If you're looking to boost the returns from your ISA and SIPP portfolio, you'll need to pick funds with real growth potential.
In this series of posts I'm going to take you through a process that makes the most of the extensive fund database offered by Morningstar. When I take our clients through the site and show them how to pick a good fund with real growth potential they find tremendous value – and so I hope you do too.
Last time we explored a few basic rules and principles that can have a huge impact on the quality of the funds you'll discover. In this post we'll continue this tutorial by taking a look at the highest ranking funds year to date and how past performance can be looked at in a different light.
Highest ranking funds year to date
Take a look at the highest ranking funds year to date by clicking on ‘YTD Return %.’ What you have here is a list of funds ranked in order of best performance year to date. At the top of the list is the ‘Charlemagne Magna Turkey C Acc.’ Let’s click on its link to take a closer look.
Below you can see what Morningstar call the ‘Overview’ page of the fund. Just to be clear from the start, I’d have to reject this fund because:
- You are not able to buy this fund through Fidelity’s FundsNetwork, the fund supermarket where I manage my portfolio
- The funds market cap of 11.95 million Euros is too small
- The minimum initial investment is 1 million Euros, an abnormally high amount. Usually the minimum initial investment amount for the funds I purchase are between £500 and £1000
However, for the sake of completing this tutorial, and for illustrative purposes only, we’ll continue to look at this fund so you can see what exactly I look for in a fund and why.
The first thing I hone in on, which I believe is the most important thing when selecting a fund, is the funds past performance. With performance I start off by looking at how it has performed since the bull market began. As you can see, it returned 80.6 per cent in 2009, 30 per cent in 2010, minus 33.3 per cent in 2011 and so far this year it’s made a gain of 35.5 per cent. That’s a total gain of 112.2 per cent. Even though it’s an extremely volatile fund, there is no denying the extremely impressive returns The Nasdaq Composite over the same period made a gain of 43.9 per cent in 2009, 16.9 per cent in 2010, minus 5.6 per cent in 2011 and so far this year, a gain of 13.9 per cent. That gives the Nasdaq a total gain of 80.9%. What we know so far is that during this present bull market, this fund has beaten one of the world’s strongest indexes – so far so good.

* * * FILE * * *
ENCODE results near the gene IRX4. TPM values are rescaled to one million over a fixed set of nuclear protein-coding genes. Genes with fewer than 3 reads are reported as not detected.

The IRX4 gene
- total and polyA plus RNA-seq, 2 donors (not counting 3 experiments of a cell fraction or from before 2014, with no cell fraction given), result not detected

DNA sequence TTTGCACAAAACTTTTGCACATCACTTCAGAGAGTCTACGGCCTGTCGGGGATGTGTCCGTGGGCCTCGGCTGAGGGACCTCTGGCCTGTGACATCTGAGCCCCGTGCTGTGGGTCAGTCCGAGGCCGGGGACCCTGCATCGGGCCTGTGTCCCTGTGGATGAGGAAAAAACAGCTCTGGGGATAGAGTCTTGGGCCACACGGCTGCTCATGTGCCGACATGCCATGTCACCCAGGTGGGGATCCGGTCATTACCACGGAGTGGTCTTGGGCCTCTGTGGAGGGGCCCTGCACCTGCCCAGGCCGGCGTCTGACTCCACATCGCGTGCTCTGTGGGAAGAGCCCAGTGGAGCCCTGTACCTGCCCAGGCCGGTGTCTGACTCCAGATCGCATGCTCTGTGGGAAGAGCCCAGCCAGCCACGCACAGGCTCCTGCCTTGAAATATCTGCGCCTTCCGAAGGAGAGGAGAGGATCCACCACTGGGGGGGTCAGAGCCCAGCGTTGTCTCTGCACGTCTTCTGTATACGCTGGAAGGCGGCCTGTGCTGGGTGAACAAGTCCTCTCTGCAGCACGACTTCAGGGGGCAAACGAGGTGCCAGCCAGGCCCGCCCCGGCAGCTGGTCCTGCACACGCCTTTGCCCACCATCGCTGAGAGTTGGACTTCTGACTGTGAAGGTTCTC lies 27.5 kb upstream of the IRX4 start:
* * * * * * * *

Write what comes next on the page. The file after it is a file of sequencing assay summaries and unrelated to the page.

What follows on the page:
Is this fund guaranteed to continue to perform well?
Let me be crystal clear: There is no guarantee that this fund will continue to perform well. However my take is that fund managers are like football managers. What is the probability that a football manager with good track record, such as Sir Alex Ferguson, will perform well next season? Most would agree including many bookmakers that Sir Alex will ‘probably’ do well. This probability is based on Ferguson’s past performance.
This is the same way I like to view fund managers. I work on probabilities rather than certainties and if the manager of a fund has outperformed the Nasdaq Composite, in my book it proves that they are a quality manager and ‘likely’ to do well in the future. The trouble is, managers of funds move around and that’s why you have to get the direct connection between the fund’s performance and the manager who is currently managing the fund. With this in mind, let’s take a closer look at the management of the fund by clicking on the ‘Management’ tab located in the left hand column.
On this page we discover that the fund manager, Stefan Herz started managing this fund on 16th December 2004. That means that the performance we looked at before is his. That means we are now safe to continue with our analysis.
Next we can look l at the funds risk rating. We can do this by clicking on the ‘Risk and Rating’ tab located in the left hand column.
What we find here is that this fund’s risk profile is ‘above average’, which does not surprise me. Almost all the funds I buy are classed above average risk. If you are aiming for growth, a fund is likely to be in a higher risk category and I see this as perfectly normal.
If you are interested to find out the funds I hold in my ISA portfolio please click here.
In the next post we will continue this tutorial by taking a look at the fund's portfolio and I’ll highlight exactly what I pay particularly close attention to.
As always, if you have any questions or thoughts on the points I've covered, please leave a comment below or connect with us @ISACO_ on Twitter.
Please note past performance should not be used as a guide to future performance, which is not guaranteed. Investing in Funds should be considered a long-term investment. The value of the investment can go down as well as up and there is no guarantee that you will get back the amount you originally invested.
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